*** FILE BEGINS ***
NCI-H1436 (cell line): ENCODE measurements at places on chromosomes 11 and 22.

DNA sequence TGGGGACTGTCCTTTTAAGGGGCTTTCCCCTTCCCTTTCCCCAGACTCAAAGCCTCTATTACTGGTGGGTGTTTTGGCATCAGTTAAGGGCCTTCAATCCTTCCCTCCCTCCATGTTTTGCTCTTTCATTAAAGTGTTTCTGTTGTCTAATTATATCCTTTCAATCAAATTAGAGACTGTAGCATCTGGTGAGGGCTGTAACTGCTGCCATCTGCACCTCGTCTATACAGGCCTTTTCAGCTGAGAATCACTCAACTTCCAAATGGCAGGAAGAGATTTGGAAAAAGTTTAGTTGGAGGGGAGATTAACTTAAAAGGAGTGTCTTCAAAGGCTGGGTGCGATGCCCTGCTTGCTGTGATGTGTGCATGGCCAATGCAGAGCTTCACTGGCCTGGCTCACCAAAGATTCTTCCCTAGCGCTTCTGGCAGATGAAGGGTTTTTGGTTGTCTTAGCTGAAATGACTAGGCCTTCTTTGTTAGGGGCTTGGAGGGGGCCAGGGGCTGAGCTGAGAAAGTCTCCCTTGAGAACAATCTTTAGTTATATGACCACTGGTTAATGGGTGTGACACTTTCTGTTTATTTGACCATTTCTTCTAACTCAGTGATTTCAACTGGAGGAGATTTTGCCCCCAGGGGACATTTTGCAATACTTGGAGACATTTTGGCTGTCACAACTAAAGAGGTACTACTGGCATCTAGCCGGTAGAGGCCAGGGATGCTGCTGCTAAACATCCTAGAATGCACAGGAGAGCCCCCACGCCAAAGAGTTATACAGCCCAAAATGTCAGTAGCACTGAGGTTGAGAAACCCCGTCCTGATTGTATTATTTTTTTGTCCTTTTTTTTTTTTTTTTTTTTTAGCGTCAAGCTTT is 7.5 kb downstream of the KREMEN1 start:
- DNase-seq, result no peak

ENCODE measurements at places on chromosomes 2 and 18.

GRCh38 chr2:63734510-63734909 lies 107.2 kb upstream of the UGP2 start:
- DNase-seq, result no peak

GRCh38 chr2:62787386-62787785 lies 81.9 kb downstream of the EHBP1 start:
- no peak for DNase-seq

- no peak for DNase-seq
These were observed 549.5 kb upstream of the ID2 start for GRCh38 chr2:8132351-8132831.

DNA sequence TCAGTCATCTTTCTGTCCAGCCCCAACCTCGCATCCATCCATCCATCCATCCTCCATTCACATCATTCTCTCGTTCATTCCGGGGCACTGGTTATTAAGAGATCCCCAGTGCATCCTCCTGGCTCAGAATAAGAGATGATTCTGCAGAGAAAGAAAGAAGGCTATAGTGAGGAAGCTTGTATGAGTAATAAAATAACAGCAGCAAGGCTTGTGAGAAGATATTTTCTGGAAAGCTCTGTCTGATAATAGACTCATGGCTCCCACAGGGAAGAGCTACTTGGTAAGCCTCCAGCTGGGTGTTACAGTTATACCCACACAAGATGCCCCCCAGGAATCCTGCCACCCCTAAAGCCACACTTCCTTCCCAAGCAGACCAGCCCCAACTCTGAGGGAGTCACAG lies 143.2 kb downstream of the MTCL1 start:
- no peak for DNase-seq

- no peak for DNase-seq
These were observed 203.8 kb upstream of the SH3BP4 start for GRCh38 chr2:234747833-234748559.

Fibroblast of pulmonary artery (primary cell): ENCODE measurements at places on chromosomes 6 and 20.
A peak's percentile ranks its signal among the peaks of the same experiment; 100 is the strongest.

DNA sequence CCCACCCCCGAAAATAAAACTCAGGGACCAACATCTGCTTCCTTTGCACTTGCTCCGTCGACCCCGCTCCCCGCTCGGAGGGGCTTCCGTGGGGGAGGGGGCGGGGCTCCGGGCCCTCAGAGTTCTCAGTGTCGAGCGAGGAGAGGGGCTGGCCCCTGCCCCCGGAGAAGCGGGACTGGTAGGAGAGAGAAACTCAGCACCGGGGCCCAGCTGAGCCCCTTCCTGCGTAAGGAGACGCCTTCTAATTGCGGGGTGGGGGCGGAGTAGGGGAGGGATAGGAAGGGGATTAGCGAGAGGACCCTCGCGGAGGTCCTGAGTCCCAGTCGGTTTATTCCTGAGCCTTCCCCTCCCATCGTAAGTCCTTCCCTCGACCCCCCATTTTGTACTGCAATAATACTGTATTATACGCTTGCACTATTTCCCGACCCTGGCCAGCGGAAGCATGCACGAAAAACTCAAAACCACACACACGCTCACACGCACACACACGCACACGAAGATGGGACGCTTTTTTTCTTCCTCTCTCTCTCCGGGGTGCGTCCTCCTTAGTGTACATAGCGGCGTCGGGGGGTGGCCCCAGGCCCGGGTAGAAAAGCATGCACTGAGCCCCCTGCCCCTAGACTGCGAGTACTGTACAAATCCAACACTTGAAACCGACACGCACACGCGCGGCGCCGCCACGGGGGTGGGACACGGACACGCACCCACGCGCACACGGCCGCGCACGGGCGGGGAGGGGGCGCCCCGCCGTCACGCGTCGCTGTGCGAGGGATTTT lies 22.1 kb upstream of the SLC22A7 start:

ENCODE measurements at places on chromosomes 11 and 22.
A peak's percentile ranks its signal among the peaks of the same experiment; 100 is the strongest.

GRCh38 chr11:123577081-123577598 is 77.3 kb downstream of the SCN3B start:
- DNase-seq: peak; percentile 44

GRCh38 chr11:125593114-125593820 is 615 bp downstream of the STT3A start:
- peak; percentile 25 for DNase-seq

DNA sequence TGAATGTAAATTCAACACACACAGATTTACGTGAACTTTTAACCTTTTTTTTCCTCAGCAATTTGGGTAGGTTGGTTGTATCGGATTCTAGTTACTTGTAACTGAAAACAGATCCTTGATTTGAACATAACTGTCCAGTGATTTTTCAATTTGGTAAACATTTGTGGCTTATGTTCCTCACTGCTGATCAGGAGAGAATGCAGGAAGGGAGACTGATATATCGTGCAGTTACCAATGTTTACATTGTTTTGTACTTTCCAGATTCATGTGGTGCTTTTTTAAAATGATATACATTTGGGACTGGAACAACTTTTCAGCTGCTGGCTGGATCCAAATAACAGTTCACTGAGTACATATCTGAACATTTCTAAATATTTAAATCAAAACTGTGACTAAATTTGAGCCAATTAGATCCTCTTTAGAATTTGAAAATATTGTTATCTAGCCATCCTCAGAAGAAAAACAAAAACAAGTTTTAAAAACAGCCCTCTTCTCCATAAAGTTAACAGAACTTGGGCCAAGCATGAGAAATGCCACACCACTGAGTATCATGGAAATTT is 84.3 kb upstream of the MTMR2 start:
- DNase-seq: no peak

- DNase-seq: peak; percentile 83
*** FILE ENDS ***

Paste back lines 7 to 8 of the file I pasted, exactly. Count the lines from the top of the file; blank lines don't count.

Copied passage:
GRCh38 chr2:62787386-62787785 lies 81.9 kb downstream of the EHBP1 start:
- no peak for DNase-seq